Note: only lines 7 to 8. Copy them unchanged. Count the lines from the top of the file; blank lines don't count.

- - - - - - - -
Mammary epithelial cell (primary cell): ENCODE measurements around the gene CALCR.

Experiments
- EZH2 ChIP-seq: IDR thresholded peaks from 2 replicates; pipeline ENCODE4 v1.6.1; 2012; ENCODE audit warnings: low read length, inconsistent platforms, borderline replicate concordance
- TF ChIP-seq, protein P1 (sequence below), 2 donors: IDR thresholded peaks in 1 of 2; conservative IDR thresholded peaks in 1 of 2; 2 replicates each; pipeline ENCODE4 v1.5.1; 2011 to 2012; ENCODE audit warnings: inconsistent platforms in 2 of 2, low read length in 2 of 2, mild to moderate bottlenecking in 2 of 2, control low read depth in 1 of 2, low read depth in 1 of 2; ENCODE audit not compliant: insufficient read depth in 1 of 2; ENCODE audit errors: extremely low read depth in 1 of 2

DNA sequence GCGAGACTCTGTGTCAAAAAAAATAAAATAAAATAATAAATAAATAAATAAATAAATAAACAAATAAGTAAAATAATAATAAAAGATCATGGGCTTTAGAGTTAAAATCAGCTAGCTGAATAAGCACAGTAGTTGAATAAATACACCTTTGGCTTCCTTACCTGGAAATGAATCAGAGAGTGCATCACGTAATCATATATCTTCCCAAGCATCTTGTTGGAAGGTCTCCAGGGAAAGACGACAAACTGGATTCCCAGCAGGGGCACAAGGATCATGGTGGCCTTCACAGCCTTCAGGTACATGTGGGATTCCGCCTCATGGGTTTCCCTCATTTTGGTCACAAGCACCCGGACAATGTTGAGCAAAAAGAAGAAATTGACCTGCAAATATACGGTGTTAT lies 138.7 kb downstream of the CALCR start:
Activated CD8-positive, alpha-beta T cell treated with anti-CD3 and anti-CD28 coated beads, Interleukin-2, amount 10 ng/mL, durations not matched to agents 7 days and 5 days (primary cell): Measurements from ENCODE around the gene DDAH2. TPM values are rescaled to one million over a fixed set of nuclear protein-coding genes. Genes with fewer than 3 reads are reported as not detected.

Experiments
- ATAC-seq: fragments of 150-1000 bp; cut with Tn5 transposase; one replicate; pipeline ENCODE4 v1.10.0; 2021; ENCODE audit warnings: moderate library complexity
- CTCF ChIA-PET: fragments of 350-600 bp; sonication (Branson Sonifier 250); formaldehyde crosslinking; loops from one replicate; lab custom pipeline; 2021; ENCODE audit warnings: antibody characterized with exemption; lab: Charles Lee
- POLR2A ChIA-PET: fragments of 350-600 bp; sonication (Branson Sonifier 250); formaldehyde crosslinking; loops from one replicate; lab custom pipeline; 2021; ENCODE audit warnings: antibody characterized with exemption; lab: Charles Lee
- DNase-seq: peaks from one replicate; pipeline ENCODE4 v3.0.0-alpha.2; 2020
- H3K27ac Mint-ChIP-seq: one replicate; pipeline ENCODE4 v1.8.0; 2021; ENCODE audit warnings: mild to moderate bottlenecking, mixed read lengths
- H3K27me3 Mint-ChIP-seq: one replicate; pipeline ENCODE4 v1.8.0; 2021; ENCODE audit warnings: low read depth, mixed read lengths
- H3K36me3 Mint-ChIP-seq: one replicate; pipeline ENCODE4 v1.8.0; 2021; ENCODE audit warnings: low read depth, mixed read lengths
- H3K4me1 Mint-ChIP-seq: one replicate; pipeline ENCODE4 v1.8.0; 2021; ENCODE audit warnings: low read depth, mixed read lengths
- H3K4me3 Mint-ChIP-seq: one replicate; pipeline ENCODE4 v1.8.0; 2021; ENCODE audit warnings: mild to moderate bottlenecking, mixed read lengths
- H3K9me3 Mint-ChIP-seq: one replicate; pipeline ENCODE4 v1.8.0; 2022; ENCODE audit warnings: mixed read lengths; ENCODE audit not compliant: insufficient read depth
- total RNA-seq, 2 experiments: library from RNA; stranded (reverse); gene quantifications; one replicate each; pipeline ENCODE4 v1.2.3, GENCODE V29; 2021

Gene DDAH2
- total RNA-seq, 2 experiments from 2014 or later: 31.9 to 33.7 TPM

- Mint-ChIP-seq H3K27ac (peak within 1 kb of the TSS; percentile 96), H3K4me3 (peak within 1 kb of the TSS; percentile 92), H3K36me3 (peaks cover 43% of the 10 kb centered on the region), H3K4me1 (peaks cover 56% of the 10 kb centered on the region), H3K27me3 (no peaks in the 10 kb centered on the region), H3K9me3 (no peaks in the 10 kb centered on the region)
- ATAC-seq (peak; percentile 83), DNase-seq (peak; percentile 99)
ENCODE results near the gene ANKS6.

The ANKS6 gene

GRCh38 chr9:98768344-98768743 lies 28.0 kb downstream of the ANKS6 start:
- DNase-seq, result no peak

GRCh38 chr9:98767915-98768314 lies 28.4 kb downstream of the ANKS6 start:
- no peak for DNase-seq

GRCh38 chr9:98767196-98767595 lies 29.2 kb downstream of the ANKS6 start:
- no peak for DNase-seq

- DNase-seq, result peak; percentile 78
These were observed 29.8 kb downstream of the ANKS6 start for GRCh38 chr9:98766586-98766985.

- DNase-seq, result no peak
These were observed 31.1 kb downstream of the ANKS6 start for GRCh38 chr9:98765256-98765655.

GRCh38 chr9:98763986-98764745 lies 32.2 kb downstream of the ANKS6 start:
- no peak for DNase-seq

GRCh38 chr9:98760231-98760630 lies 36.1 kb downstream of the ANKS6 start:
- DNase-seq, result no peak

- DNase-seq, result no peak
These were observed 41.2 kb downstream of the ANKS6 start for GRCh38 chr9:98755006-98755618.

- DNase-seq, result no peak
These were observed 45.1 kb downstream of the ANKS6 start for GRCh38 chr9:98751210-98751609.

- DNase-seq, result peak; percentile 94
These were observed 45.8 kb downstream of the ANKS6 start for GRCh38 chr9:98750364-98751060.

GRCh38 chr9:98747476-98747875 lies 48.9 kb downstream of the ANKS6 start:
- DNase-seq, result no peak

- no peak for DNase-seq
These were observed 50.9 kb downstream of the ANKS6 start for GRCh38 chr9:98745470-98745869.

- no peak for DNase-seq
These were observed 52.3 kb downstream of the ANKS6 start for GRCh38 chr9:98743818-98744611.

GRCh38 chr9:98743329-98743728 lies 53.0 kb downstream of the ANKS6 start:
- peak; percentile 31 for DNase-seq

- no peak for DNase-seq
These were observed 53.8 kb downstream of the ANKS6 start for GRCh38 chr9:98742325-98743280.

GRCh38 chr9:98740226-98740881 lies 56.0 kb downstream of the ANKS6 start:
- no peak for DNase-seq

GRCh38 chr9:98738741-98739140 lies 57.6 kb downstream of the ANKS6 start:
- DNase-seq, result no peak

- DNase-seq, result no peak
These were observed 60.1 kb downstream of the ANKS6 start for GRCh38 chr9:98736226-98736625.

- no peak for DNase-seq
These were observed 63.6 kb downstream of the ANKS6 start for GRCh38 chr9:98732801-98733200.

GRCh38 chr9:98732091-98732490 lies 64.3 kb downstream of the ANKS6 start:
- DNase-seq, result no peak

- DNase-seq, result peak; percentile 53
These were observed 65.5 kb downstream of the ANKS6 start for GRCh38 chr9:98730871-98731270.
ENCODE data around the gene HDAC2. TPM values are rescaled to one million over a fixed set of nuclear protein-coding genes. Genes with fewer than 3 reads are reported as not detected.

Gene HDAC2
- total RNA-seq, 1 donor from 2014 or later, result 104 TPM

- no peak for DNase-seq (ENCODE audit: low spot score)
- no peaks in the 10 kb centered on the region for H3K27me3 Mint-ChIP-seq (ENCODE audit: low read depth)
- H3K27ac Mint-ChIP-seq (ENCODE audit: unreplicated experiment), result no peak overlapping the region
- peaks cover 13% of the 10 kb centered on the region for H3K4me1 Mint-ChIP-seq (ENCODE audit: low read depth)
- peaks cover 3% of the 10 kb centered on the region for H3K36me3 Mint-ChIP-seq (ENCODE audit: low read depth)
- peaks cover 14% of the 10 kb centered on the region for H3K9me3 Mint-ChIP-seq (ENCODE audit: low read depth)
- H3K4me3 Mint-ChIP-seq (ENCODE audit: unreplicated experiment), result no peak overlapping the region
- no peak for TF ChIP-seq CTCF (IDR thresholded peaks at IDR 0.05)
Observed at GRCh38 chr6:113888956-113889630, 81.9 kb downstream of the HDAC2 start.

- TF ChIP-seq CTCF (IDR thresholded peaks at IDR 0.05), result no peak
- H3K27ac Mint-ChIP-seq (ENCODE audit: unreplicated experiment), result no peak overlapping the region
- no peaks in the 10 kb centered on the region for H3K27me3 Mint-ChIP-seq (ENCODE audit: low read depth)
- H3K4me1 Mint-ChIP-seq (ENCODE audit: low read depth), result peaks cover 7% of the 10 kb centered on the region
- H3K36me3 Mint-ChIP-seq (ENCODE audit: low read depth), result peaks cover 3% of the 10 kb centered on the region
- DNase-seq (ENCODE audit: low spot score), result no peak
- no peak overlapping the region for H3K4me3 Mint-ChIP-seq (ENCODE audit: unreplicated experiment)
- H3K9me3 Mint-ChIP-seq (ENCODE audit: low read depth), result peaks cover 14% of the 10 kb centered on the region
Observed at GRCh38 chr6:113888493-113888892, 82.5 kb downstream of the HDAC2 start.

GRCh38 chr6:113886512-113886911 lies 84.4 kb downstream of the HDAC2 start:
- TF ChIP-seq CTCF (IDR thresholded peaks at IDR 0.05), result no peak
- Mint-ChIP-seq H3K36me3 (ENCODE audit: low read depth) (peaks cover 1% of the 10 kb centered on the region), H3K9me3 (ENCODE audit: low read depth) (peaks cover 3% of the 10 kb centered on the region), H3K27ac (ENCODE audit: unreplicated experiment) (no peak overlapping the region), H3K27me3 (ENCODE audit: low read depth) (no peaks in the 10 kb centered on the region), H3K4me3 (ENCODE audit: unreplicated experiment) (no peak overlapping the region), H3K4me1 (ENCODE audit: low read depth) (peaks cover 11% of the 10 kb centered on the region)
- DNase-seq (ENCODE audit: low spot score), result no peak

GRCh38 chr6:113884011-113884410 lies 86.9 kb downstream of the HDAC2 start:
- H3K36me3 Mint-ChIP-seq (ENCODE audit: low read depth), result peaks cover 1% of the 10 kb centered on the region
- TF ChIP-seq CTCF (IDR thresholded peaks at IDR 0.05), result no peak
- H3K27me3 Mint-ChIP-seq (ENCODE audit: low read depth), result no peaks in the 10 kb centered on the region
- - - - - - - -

Experiments
- ATAC-seq: fragments of 150-1000 bp; cut with Tn5 transposase; one replicate; pipeline ENCODE4 v1.10.0; 2021; ENCODE audit warnings: moderate library complexity